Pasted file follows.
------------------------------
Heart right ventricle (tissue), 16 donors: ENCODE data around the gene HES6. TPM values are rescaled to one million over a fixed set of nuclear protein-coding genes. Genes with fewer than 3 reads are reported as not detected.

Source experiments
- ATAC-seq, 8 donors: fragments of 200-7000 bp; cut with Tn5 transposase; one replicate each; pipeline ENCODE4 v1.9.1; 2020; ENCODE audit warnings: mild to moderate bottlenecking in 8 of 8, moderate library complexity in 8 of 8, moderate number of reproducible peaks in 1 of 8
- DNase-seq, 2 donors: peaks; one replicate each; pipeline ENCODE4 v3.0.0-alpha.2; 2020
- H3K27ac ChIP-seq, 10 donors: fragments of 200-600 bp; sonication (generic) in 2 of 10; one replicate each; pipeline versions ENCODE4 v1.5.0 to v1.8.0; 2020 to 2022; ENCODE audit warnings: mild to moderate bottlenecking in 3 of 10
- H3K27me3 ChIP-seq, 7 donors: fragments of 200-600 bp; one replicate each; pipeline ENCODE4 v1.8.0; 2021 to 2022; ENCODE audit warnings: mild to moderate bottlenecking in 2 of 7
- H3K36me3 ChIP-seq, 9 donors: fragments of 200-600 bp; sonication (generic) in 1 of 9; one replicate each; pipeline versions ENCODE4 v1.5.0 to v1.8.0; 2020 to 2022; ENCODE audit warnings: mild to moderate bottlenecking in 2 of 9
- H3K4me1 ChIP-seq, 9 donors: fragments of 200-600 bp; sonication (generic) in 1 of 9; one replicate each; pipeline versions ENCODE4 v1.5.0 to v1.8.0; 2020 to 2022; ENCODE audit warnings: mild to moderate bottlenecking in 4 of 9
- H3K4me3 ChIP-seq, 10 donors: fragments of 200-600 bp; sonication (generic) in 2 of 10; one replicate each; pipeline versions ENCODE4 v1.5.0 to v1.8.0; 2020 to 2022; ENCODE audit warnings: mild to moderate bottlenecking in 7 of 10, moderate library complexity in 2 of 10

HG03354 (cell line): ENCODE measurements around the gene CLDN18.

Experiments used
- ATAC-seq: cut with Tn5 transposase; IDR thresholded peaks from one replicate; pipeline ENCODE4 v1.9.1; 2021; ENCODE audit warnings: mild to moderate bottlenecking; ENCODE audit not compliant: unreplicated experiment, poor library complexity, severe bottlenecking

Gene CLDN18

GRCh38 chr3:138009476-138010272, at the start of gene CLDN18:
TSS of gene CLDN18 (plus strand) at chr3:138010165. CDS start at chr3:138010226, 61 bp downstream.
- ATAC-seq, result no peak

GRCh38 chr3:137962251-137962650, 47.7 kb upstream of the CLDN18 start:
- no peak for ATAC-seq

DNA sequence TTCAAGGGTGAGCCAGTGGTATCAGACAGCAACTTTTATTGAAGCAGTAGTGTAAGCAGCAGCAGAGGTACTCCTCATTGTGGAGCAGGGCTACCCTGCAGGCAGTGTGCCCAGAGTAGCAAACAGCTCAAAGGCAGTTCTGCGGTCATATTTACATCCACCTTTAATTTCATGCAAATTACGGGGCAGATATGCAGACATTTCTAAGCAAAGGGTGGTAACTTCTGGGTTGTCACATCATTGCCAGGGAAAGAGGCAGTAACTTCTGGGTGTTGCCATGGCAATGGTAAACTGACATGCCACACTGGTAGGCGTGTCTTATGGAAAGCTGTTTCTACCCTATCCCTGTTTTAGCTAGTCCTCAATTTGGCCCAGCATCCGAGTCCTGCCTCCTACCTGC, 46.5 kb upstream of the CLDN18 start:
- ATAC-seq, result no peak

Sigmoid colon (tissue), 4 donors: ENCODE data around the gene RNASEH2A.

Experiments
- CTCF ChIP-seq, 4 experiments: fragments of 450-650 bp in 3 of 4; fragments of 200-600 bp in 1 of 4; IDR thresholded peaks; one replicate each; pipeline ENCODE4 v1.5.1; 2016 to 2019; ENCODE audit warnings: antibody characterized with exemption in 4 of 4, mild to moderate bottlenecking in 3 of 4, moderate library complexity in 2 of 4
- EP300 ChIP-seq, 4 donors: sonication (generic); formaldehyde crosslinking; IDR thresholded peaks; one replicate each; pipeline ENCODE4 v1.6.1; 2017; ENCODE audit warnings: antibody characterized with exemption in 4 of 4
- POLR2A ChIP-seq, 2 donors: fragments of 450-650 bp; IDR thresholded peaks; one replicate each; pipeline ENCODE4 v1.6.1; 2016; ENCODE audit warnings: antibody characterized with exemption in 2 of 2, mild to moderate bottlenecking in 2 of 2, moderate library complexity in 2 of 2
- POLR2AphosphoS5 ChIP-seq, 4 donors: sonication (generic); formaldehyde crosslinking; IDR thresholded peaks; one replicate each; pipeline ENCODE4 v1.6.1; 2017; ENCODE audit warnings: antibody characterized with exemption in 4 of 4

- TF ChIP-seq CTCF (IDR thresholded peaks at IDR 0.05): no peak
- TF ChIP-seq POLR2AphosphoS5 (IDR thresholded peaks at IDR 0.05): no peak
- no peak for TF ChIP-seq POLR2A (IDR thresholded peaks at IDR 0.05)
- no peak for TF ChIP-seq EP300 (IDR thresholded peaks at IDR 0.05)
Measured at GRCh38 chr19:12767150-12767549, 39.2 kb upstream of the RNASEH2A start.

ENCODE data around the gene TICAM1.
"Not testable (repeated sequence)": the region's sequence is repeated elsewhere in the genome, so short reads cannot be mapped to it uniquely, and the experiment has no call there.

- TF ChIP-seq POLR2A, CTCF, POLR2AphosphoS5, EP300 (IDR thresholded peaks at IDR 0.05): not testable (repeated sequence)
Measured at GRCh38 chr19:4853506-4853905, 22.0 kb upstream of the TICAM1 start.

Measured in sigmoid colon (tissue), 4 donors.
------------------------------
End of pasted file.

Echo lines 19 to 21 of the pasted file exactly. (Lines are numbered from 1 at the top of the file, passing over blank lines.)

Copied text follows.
DNA sequence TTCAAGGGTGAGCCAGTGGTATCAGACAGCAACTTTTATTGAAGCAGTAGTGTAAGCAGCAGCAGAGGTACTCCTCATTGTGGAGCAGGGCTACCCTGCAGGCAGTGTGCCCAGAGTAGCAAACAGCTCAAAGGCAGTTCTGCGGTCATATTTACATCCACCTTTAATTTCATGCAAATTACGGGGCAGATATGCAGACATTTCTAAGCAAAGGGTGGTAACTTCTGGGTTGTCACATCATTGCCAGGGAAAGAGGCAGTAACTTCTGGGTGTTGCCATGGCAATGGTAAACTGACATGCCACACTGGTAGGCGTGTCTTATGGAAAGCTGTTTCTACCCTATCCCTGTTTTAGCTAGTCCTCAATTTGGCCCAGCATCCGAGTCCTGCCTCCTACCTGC, 46.5 kb upstream of the CLDN18 start:
- ATAC-seq, result no peak

Sigmoid colon (tissue), 4 donors: ENCODE data around the gene RNASEH2A.